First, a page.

Kliros

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Chanters singing on the kliros at the Church of St. George, Patriarchate of Constantinople.

The kliros (Greek: κλήρος "klēros", plural κλήροι "klēroi"; Slavonic: клиросъ, "kliros" or sometimes крилосъ, "krilos") is the section of an Eastern Orthodox or Eastern Catholic church dedicated to the choir. It refers both to the general space in which chanters or singers assemble for the services, as well as to the actual music stand or shelves on which music is stored and read.

The name derives from the Greek word for "lot", since originally those who read and sang were chosen by lot.[1]

Historically, in cathedrals, monasteries and larger establishments such as chapels belonging to seminaries and major parishes, there would have been kliroi on both right and left sides of the church. The result is two choirs which sing antiphonally, much as monastic and cathedral choirs of the Western Churches still have today. This was the practice in the Byzantine Imperial Cathedral of Hagia Sophia, in Constantinople, whose historical liturgical practice became the standard for all churches following the Byzantine liturgical tradition.

Kliros with analogia for liturgical books.
Kliros in Church of St. John the Baptist, Yaroslavl, Russia.

This arrangement presupposes a number of singers on each side, adding up to a reasonably large total, and two highly trained chanters skilled in leading the services. Unfortunately, highly trained chanters are exceedingly rare today, and most churches have only the one kliros, often to the right of the iconostasis. Nevertheless some patriarchal cathedrals, larger monastic communities, seminaries, and places with sufficient resources and singers, may continue to have two kliroi.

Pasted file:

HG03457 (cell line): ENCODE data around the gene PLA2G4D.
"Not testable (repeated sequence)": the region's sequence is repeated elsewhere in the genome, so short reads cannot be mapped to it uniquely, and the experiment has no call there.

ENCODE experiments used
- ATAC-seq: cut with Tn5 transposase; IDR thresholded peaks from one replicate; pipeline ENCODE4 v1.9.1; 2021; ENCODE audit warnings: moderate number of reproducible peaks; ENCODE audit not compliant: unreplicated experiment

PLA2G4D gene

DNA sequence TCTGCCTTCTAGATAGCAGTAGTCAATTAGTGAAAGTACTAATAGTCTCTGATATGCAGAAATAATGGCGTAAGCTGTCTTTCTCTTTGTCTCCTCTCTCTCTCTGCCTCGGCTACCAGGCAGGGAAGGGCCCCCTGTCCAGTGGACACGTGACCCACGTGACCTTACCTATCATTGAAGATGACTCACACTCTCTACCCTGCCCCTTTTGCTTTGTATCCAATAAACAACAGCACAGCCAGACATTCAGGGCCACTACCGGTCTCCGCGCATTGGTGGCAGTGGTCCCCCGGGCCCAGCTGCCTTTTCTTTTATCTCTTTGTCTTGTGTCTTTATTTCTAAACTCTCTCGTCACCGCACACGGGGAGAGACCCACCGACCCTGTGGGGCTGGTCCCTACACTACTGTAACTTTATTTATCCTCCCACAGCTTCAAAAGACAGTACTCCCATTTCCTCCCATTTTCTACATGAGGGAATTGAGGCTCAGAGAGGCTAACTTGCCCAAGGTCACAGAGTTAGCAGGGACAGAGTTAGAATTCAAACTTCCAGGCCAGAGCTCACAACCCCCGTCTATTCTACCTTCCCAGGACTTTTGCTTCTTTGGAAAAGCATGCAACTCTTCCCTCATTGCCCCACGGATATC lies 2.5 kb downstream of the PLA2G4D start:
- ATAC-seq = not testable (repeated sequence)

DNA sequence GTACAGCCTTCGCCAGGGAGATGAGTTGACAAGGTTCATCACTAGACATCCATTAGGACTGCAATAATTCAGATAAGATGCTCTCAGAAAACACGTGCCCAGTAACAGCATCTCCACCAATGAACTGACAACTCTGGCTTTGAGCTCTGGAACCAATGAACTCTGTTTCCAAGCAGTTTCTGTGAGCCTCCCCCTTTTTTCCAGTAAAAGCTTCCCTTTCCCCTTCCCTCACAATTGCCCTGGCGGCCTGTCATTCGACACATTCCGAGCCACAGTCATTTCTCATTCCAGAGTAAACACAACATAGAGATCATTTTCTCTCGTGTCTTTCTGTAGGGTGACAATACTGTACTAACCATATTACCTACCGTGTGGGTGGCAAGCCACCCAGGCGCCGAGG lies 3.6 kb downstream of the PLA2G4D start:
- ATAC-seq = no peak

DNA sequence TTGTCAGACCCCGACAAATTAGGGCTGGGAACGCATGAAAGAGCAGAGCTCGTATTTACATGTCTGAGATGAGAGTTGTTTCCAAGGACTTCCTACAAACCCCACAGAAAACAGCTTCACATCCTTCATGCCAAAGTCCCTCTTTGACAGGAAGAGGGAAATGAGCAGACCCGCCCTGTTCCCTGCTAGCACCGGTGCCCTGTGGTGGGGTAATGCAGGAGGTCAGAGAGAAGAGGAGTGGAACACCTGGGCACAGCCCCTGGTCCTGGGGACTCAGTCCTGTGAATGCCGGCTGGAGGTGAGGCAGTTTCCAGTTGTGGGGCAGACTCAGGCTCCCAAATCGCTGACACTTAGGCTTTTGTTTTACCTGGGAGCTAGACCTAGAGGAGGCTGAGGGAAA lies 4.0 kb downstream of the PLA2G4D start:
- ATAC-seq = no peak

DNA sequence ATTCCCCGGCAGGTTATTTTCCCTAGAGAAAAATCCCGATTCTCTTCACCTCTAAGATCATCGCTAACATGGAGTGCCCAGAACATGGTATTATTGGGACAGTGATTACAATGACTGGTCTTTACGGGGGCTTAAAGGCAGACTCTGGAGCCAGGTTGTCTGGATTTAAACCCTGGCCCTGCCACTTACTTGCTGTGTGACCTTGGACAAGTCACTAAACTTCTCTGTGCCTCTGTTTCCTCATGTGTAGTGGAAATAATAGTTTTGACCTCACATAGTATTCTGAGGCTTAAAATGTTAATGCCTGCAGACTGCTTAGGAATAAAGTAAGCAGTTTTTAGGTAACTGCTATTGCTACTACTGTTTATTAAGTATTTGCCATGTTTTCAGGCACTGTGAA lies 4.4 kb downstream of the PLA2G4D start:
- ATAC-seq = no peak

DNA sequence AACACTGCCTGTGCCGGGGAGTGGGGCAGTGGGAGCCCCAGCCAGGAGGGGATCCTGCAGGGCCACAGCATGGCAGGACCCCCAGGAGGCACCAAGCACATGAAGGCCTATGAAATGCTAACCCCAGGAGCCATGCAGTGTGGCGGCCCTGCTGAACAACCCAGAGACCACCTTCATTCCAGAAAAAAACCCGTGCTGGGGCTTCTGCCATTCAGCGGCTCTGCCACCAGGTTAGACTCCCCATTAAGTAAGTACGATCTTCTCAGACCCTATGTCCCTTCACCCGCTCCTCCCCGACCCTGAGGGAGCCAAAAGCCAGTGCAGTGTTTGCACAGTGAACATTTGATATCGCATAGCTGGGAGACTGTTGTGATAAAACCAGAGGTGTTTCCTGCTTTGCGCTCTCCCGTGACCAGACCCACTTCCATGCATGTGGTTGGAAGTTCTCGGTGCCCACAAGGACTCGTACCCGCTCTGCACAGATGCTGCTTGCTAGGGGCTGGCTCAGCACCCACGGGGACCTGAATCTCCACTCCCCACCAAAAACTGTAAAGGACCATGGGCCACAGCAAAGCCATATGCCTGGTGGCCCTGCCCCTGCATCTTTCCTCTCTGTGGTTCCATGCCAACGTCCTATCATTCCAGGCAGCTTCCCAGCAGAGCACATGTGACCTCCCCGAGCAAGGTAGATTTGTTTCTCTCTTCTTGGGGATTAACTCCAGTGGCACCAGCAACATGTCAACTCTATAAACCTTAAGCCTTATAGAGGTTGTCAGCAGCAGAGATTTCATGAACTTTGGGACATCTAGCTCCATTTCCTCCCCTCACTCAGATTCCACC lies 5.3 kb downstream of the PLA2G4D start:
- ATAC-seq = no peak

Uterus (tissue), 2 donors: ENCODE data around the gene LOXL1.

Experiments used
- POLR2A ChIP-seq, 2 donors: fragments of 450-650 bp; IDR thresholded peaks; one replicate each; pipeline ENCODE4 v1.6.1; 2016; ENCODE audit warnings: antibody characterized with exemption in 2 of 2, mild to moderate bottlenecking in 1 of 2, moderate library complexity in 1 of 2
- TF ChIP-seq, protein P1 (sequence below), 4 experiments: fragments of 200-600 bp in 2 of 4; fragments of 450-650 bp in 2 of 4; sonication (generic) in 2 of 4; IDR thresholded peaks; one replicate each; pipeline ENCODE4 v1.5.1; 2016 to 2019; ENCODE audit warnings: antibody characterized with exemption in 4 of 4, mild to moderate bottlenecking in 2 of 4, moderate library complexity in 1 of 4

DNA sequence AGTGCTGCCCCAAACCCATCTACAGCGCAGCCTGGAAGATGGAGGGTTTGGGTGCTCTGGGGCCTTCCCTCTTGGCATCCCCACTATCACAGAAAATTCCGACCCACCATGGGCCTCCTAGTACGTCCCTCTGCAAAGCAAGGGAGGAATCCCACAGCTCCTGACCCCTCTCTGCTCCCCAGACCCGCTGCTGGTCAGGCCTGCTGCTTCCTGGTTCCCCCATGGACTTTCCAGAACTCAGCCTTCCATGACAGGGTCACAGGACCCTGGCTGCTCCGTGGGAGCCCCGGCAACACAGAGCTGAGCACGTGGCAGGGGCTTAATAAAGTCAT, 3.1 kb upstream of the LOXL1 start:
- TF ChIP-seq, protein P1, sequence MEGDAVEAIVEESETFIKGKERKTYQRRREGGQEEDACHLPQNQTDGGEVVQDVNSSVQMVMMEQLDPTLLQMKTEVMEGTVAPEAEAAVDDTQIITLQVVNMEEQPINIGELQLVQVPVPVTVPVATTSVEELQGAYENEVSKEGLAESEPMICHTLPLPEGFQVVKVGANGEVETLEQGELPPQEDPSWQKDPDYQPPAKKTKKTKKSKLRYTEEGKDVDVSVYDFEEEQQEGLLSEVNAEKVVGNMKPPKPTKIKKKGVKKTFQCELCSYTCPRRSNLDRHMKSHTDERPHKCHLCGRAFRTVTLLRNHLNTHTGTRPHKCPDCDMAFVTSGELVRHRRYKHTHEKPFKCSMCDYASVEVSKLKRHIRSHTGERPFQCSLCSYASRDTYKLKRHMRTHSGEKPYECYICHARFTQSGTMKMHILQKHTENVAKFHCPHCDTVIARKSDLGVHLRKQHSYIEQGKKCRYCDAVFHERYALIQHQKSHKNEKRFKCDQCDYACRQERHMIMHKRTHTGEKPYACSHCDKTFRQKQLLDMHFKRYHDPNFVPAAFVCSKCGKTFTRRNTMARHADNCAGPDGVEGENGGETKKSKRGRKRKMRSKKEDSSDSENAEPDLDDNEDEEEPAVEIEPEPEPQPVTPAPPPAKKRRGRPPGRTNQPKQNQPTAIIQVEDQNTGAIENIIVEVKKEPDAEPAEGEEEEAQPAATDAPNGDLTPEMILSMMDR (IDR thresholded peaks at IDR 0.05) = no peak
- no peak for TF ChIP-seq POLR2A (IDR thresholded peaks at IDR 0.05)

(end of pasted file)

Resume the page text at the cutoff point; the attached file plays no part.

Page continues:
The Russian Orthodox Church will often have, in addition to a kliros by the iconostasis, a choir loft above the great doors of the east entrance of the church.

In churches of the Greek and some parts of the Russian tradition, chanters and men who sing at the kliros will often wear a black riassa (outer-cassock). In the Armenian tradition, both men and women of the choir at the kliros will wear a stikharion (robe made out of fine material).

References[edit]

  1. ^ Sokolof, Archpriest D. (2001), A Manual of The Orthodox Church's Divine Services (3rd ed.), Jordanville, NY: Printshop of St. Job of Pochaev, Holy Trinity Monastery, p. 20 

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